Holistic veterinarian practice opens in Carson City
Pal is here for his aching back.
“He has a lot of energy and enthusiasm for life,” explains Carol Colavecchio, Pal’s owner, a retired registered nurse who lives in Minden. “He charged into the pen and the sheep freaked out and started jumping over him and hurt his back.”
Pal, also known as Champion Aellen the Playmaker, is an almost 11-year-old, award-winning sheepherding bearded collie, who’s visiting Whole Dog Haven, Carson City’s new holistic veterinarian practice.
Dr. Elisa Bandelin opened Whole Haven Dog in March and has seen more than dozens of dogs all in need of something more than conventional vet medicine.
Pal, for example, is there for orthopedic manipulation, laser therapy and herbal remedy, three of Bandelin’s routinely prescribed treatments. Another is acupuncture.
“Holistic is a big umbrella term,” said Bandelin. “To me, it means looking at the whole animal and treating the patient instead of the disease.”
That means usually a two-hour initial visit at which Bandelin assesses a dog’s condition and needs as well diet and lifestyle.
If conventional medicine is the right thing, Bandelin, who has been a practicing vet for 14 years, refers them elsewhere.
“I once had a lady come with a dog with a huge tumor and I told her to put that under the scalpel first, then I’d help treat him,” said Bandelin. But there are other conditions for which traditional medicine doesn’t have good remedies, said Bandelin.
That includes arthritis, cancer and kidney disease.
“Usually the dog I see is a dog in trouble who doesn’t have a lot of hope,” said Bandelin. “The younger dogs I see usually are the next generation of those pets whose owners want to start taking care of them earlier.”
Among those healthy dogs, Bandelin sees a lot of agility-trained dogs and dogs with active owners who want to optimize their pets’ health and fitness.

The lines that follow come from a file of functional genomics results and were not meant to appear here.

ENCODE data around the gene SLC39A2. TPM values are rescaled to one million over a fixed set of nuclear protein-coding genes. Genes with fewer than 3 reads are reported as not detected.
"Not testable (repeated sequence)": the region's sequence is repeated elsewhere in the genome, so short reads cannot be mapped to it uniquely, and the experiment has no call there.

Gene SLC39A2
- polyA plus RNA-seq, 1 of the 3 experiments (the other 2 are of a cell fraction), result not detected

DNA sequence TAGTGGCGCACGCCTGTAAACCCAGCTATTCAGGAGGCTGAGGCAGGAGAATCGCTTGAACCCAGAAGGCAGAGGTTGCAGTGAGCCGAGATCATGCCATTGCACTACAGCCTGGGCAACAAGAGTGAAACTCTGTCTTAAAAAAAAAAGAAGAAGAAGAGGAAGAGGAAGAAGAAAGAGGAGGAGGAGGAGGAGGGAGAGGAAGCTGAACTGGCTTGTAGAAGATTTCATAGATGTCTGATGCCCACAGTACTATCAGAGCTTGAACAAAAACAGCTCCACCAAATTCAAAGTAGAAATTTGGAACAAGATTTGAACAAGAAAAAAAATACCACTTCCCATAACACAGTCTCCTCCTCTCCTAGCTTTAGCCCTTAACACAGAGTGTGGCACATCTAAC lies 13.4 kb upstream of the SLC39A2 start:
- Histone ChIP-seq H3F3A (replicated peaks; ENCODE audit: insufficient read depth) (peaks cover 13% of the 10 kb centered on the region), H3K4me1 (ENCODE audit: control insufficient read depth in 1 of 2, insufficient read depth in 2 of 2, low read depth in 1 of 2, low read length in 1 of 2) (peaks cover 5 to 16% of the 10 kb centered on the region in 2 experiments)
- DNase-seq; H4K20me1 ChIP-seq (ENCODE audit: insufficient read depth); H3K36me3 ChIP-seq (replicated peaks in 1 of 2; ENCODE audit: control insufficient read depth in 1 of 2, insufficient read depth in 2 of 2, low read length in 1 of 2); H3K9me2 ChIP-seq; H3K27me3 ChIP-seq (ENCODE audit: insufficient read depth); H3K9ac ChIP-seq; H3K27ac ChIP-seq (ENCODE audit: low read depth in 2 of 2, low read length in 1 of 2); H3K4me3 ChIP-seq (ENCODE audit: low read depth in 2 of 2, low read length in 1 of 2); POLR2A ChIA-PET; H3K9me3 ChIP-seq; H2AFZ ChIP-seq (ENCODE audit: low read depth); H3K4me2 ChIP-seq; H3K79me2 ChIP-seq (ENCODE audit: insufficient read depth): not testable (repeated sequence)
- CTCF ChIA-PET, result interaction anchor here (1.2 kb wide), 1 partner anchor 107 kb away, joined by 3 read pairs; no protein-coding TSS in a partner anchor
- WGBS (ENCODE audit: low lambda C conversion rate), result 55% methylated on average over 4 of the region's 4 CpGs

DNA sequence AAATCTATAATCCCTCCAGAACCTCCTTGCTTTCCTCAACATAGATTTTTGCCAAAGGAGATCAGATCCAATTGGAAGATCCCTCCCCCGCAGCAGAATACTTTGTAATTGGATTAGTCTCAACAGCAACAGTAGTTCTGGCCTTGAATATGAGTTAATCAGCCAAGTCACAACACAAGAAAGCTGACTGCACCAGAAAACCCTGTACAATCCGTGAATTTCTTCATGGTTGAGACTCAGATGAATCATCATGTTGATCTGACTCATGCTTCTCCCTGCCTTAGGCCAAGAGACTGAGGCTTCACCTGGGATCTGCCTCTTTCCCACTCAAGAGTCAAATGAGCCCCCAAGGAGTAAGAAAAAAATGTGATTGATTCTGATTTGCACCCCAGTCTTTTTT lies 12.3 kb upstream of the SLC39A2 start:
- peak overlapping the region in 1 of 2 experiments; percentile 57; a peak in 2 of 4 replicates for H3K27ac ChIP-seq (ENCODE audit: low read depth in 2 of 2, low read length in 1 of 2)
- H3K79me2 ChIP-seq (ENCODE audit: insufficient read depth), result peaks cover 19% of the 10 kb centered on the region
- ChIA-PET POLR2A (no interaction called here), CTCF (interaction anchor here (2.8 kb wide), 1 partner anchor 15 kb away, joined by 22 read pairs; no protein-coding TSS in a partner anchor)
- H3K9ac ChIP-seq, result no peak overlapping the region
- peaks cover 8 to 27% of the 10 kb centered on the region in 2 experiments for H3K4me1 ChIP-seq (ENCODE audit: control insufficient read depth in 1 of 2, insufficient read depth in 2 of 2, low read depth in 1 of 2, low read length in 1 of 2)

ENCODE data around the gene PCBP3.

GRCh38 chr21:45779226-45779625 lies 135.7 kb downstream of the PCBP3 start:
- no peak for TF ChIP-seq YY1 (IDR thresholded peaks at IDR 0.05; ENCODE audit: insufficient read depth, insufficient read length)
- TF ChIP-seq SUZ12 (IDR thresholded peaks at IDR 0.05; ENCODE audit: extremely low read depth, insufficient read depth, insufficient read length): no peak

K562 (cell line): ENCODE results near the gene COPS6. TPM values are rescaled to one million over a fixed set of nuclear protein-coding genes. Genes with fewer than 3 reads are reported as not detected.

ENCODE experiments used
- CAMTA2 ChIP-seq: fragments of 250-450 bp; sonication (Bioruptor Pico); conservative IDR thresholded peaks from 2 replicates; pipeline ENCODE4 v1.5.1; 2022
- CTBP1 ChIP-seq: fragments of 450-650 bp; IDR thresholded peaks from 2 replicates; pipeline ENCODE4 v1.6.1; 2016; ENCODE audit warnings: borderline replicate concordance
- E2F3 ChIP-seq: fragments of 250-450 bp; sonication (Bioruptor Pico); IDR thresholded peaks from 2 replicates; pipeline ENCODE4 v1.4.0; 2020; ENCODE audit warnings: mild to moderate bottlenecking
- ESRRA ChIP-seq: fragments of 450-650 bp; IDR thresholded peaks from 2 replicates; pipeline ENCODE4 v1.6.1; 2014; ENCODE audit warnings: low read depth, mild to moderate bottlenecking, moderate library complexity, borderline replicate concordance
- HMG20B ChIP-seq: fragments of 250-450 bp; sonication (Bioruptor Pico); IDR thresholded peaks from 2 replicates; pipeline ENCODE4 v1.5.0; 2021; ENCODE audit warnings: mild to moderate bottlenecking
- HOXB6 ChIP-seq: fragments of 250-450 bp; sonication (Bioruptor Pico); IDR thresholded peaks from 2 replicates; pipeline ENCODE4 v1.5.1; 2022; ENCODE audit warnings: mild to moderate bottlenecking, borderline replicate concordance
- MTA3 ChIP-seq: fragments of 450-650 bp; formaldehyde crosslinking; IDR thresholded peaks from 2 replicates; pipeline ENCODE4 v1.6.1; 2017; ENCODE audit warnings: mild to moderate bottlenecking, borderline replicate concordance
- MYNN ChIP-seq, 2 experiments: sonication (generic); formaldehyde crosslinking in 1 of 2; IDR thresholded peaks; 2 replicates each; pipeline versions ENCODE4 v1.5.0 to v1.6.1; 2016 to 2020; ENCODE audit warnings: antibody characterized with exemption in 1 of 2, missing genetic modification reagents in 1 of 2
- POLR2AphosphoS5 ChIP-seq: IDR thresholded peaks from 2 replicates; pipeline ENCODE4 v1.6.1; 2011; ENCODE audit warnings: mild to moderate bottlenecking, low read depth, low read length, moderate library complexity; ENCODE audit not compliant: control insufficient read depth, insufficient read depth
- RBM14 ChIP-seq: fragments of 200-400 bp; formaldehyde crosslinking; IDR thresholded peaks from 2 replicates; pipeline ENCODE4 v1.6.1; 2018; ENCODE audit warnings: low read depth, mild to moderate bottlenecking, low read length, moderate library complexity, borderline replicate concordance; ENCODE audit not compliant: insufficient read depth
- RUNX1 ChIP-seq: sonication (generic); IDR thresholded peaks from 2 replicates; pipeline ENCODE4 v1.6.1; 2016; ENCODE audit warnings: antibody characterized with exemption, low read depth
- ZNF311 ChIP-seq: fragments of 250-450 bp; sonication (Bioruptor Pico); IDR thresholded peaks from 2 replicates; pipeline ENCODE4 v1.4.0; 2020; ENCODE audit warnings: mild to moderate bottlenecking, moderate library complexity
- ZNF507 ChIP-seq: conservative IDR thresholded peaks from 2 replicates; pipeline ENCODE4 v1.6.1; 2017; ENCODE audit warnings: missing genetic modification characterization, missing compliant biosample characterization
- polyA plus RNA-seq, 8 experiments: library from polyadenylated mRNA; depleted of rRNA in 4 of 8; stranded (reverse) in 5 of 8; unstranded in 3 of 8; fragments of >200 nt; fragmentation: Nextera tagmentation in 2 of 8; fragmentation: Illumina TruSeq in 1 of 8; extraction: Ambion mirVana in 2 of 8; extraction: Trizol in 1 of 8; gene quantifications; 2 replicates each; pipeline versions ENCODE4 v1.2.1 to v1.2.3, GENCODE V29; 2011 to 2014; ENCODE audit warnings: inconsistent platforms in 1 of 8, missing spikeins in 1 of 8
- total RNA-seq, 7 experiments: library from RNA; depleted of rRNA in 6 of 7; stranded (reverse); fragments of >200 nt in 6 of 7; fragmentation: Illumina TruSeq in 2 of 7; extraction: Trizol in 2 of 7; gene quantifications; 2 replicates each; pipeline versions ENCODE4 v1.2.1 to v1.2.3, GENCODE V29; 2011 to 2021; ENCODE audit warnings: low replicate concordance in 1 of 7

For all dogs, treatment can involve a change in diet, either a move to healthier, hydrated packaged food available at Whole Haven or home-cooked meals.
Bandelin remembers a Jack Russell terrier who couldn’t stop panting even after his owners had spent thousands of dollars on unsuccessful treatments. The husband was ready to put the pup down.
Bandelin suggested reducing his lamb-based diet and throwing in cool foods such as cucumbers.
“That was a life-saving cucumber,” she said.
Bandelin’s 2,200-square-foot office on Clearview Drive includes a spa-like waiting room and three large consultation rooms, including a euthanasia room, all furnished more like a mediation retreat than a vet’s exam room.
Bandelin received her Doctor of Veterinary Medicine from Colorado State University in 2002 and worked in conventional medicine, including a two-year residency in ophthalmology in Reno.
“I went back to general practice because I wanted to look at the whole animal and not just a body part,” she said. “Then I got interested in holistic medicine, especially for pain, arthritis, cancers. I got tired of telling people there was nothing else we could do.”
Bandelin started practicing acupuncture and orthopedic manipulation, which is like chiropractics, in 2008 and bought the Lakeside Animal Hospital in Reno.
The practice grew to four vets and 20 employees and in 2015 Bandelin sold it to VCA, a company with 680 small vet offices nationwide.
“Once I was free from ownership, it just started evolving and I realized I wanted an environment that was just holistic,” she said.
Bandelin, and her vet tech and laser operator Jana Dozet, are in the office at least four days a week. For an appointment, call 775-461-3694.
Whole Dog Haven, located at 151 Clearview Drive in Carson City, is hosting an open house May 4 starting at 4:30 p.m. Beer, wine and food will be served, but leave your pets at home.
Heather Ashbridge, who started with Nevada State Development Corporation in 2008, previously served in several roles with the organization, including assistant vice president and loan officer. She is based in NSDC’s Reno office.